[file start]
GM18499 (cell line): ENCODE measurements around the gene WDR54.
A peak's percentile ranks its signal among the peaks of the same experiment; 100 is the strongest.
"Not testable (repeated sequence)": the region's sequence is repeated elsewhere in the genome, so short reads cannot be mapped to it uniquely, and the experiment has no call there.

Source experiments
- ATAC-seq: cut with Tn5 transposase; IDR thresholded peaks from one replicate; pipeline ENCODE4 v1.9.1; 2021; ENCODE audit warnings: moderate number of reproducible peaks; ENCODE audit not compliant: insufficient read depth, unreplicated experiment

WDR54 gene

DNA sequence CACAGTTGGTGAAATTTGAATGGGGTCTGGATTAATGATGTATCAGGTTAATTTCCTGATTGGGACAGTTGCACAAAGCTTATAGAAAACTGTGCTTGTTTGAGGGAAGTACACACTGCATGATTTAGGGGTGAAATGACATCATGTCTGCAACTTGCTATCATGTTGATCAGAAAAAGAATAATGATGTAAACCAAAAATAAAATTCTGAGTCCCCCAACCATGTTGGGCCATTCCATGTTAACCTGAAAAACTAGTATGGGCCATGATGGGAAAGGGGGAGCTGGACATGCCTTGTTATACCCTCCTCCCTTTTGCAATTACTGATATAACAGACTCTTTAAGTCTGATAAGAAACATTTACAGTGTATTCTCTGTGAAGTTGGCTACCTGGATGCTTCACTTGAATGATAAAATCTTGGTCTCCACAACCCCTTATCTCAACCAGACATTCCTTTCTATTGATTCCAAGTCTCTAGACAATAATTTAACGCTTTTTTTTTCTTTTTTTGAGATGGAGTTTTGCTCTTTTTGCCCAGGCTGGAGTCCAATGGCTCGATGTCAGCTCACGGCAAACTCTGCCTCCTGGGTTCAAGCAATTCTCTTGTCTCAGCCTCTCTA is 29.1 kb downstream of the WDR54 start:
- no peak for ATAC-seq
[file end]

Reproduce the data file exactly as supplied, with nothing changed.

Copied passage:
GM18499 (cell line): ENCODE measurements around the gene WDR54.
A peak's percentile ranks its signal among the peaks of the same experiment; 100 is the strongest.
"Not testable (repeated sequence)": the region's sequence is repeated elsewhere in the genome, so short reads cannot be mapped to it uniquely, and the experiment has no call there.

Source experiments
- ATAC-seq: cut with Tn5 transposase; IDR thresholded peaks from one replicate; pipeline ENCODE4 v1.9.1; 2021; ENCODE audit warnings: moderate number of reproducible peaks; ENCODE audit not compliant: insufficient read depth, unreplicated experiment

WDR54 gene

DNA sequence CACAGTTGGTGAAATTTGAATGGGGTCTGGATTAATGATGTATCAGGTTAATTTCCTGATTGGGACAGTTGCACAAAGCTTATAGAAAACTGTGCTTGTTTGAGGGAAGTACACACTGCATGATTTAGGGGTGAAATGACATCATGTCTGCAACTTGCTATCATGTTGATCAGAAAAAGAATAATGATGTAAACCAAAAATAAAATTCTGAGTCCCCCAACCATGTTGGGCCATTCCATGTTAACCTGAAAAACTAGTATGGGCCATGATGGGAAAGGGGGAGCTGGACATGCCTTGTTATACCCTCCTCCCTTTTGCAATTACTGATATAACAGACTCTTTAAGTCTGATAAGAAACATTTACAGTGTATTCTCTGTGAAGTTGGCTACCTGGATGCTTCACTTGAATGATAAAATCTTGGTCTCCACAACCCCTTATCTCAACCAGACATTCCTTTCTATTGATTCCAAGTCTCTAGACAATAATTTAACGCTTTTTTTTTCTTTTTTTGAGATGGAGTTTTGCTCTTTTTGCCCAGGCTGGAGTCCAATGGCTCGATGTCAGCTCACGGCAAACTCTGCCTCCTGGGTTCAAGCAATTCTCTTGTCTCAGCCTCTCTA is 29.1 kb downstream of the WDR54 start:
- no peak for ATAC-seq